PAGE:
”This is my family. I found it all on my own. It’s little and broken, but still good. Yeah. Still good.” – Lilo and Stitch
Some time after Refueled 37
A Lil Chat
“So, this is really happening again…”
Her voice is nearly whisper soft, even with the laptop’s premium speakers turned up high, and Lindsay knew this conversation wasn’t going to be a pleasant one even before she opened the screen and hit the Facetime app.
How could it be, given the current circumstances? A family split, once again, and all Dan Ryan’s doing. This time, though, it wasn’t Dan and Lindsay at odds with one another, at least not yet; it was Dan severing ties with Alaina, offering no explanation, and going off on a new path of wanton destruction….with their teenage daughter following suit.
As Lindsay sits on her living room couch, elbows on knees, fingers steepled in front of her mouth, she wishes this call wasn’t happening today. She should have canceled, made up an excuse, said they’d do it tomorrow or the next day. It would have delayed the inevitable, but it would have been a kindness. Instead, she stares back at the screen and watches Alaina run her fingers through her blonde hair, brown roots showing far too much growth than she ever would have let herself deal with had Dan not blindsided her months before. Cecilia was initially told to go with her mother, but she took off one afternoon to rejoin her father in Chicago, and Alaina hasn’t heard from either of them since, despite all her efforts.
The youngest Troy, from a college friend’s beach house on the West Coast, looks every bit as broken as Lindsay imagines she must have after she found out her own husband cheated last year. To see her sister in this state is a dagger to the heart every time they talk, and Lindsay knows, deep down, there isn’t anything she can do to ease her burden.
“Yes, it’s really happening again,” she replies, finally, dropping her hands to her lap. On the table next to the computer, a steamy mug of coffee rests on a coaster, begging to be sipped. “You must have heard the news. Dan and I for the ICON title at Alcatraz.”
The press release announcing her Number One Contendership dropped the day after No Remorse, with Lindsay confirming her intention to not only challenge her brother-in-law for his newly won belt, but to not back down from him either. “Alaina,” she continues, feeling her expression soften, “I told you it would be better if you didn’t watch the shows for awhile, though…”
“I know what you said.” Alaina’s answer carries a frosty tone with it. “It’s not as easy as you think.”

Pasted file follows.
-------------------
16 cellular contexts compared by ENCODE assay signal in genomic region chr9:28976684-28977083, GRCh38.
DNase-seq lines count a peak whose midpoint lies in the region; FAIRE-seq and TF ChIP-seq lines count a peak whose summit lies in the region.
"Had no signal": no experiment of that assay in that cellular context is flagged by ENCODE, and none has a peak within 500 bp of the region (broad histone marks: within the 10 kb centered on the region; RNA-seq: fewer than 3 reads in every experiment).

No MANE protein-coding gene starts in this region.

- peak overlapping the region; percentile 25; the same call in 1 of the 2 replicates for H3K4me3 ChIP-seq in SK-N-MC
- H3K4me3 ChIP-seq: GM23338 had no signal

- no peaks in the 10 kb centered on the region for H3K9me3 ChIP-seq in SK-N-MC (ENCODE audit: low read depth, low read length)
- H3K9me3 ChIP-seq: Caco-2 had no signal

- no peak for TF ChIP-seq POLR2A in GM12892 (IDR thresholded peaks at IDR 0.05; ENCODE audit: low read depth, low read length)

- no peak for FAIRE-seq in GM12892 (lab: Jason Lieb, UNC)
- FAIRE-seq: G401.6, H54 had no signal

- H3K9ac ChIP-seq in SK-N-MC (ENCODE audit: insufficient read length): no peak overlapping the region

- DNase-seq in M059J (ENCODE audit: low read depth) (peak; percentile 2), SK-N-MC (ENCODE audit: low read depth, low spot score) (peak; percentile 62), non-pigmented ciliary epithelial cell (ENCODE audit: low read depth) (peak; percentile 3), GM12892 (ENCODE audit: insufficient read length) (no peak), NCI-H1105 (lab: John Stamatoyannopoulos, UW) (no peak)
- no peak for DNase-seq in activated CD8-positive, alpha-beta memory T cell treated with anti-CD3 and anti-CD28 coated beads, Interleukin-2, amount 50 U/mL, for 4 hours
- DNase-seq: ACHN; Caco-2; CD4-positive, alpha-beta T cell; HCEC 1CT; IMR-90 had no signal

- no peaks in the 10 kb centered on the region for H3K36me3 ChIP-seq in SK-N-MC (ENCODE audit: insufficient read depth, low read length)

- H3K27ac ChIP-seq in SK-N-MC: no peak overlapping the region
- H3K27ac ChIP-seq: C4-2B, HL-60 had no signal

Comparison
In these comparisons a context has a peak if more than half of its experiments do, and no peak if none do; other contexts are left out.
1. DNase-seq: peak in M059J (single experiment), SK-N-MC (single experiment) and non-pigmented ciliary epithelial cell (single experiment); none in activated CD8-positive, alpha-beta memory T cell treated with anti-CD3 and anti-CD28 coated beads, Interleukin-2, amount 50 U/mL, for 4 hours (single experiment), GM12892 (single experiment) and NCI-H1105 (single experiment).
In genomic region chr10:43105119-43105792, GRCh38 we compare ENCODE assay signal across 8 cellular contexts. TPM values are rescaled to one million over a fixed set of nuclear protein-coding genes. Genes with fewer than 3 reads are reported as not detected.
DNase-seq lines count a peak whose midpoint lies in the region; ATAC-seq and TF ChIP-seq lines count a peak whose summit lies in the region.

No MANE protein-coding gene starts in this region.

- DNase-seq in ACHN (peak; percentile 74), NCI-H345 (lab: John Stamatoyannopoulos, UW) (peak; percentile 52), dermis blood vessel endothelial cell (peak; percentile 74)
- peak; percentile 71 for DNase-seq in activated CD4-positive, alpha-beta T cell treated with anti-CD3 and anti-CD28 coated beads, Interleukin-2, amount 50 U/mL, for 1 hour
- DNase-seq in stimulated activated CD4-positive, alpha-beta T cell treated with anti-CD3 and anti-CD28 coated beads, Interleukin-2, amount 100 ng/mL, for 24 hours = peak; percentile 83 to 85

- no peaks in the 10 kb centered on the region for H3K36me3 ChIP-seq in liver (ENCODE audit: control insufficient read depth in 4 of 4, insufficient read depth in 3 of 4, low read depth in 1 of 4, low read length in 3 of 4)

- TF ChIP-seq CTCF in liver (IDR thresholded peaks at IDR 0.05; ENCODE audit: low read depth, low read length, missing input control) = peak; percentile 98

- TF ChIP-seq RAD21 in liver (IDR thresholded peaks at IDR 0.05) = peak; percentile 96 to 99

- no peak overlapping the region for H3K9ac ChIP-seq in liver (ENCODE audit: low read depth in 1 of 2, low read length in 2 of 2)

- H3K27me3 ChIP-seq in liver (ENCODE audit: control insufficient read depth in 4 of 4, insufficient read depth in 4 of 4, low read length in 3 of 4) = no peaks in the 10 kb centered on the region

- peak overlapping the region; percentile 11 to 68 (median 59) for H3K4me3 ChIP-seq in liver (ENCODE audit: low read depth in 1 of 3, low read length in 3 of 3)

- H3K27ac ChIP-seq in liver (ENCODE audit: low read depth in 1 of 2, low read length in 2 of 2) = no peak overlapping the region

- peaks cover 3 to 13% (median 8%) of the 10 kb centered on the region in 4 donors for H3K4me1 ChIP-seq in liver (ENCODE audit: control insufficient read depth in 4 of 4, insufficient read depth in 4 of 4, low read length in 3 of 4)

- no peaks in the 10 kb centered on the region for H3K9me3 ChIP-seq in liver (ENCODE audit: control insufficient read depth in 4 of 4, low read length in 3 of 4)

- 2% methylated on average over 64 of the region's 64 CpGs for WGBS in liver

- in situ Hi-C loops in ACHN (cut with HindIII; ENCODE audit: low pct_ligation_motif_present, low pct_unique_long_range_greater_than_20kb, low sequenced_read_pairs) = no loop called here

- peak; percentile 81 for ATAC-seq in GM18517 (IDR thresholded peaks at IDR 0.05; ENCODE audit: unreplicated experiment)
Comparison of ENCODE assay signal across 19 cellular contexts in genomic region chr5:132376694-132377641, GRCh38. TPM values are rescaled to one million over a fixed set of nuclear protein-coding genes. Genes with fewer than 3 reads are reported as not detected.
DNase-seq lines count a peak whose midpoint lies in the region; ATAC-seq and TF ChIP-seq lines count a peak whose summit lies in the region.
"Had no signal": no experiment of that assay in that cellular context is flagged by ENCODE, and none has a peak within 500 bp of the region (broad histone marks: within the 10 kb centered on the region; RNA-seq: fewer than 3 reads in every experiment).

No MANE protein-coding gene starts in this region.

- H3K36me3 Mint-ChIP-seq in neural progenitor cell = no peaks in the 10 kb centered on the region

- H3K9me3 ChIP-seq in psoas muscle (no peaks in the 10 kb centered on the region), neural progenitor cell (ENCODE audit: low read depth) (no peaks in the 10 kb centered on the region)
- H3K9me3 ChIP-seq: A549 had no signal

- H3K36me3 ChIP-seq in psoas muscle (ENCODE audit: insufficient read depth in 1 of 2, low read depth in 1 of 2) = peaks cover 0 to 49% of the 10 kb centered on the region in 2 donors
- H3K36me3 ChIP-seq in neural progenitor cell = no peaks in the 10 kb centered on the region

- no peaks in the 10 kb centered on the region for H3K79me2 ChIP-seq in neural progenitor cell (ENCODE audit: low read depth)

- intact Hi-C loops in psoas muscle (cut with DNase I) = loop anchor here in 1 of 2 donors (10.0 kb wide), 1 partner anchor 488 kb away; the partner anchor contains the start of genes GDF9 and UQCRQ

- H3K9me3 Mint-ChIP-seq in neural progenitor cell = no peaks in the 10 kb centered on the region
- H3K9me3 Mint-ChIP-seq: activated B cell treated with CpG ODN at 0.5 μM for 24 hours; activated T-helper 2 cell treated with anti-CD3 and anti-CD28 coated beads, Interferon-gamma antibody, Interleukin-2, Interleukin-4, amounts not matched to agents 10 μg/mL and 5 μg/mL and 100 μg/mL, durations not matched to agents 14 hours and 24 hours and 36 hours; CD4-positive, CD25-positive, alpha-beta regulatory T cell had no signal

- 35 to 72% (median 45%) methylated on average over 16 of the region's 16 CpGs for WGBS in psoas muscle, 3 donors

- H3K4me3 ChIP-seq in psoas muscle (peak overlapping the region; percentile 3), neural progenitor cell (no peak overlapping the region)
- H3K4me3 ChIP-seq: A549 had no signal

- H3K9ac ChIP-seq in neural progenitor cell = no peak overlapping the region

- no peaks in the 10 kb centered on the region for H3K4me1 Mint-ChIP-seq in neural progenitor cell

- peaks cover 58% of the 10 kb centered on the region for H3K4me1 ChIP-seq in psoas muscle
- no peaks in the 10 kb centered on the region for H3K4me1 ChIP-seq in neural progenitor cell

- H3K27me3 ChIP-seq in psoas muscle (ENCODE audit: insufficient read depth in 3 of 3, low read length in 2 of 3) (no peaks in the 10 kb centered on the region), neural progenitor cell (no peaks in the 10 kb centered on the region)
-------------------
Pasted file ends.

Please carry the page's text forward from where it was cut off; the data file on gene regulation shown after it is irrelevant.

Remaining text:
“I know it’s not. I’m not saying it is.”
A sigh escapes the estranged Mrs. Ryan’s lips. “I waver, every day, between finally accepting that my husband’s thrown our marriage away, and holding out hope that something, somewhere, will make him realize what a mistake he’s made. And I wonder if I’m an idiot for it.”
Lindsay’s fingers curl around the coffee mug and she takes a long, slow swig to buy herself some time. Between the two of them, Alaina’s always been the hopeful, optimistic one, and Lindsay the practical, realistic one. These traits of hers are two of many reasons why she and Dan got on so well right from the beginning, all those years ago. Two career-driven people with no friends to their names forming an unlikely rapport in a cutthroat business hellbent on thinning herds, breaking the weak, and elevating the strong.
They called themselves the Inner Circle because for the longest time, they were the only ones the other trusted so they only let each other in. Night after night, company after company, Dan Ryan and Lindsay Troy were thick as thieves and on top of the world. The bonds of friendship would eventually become the bonds of family, tested once four years ago, and eventually repaired.
Today, Lindsay finds herself in a precarious situation, walking a tightrope between wanting to support her sister and knowing that this is the risk Alaina took in dating and marrying someone “in the business,” not to mention that “someone” being Lindsay’s best friend. She tried to warn her, all those years ago, but in true Troy fashion Alaina was stubborn and wouldn’t listen. Now she’s paying the price.
“Lanni,” Lindsay starts, setting her coffee back down. “You’re not an idiot.” Another kindness, and it sours her stomach to think of it this way. “I don’t think you’re wrong for hoping for the best case scenario; that’s just how you are. But I don’t think there’s going to be a miraculous realization, and I’m sorry for that. I am.”
Alaina’s eyes go wide and an incredulous huff escapes her mouth. “So I should give up, then? Is that what you’re saying?”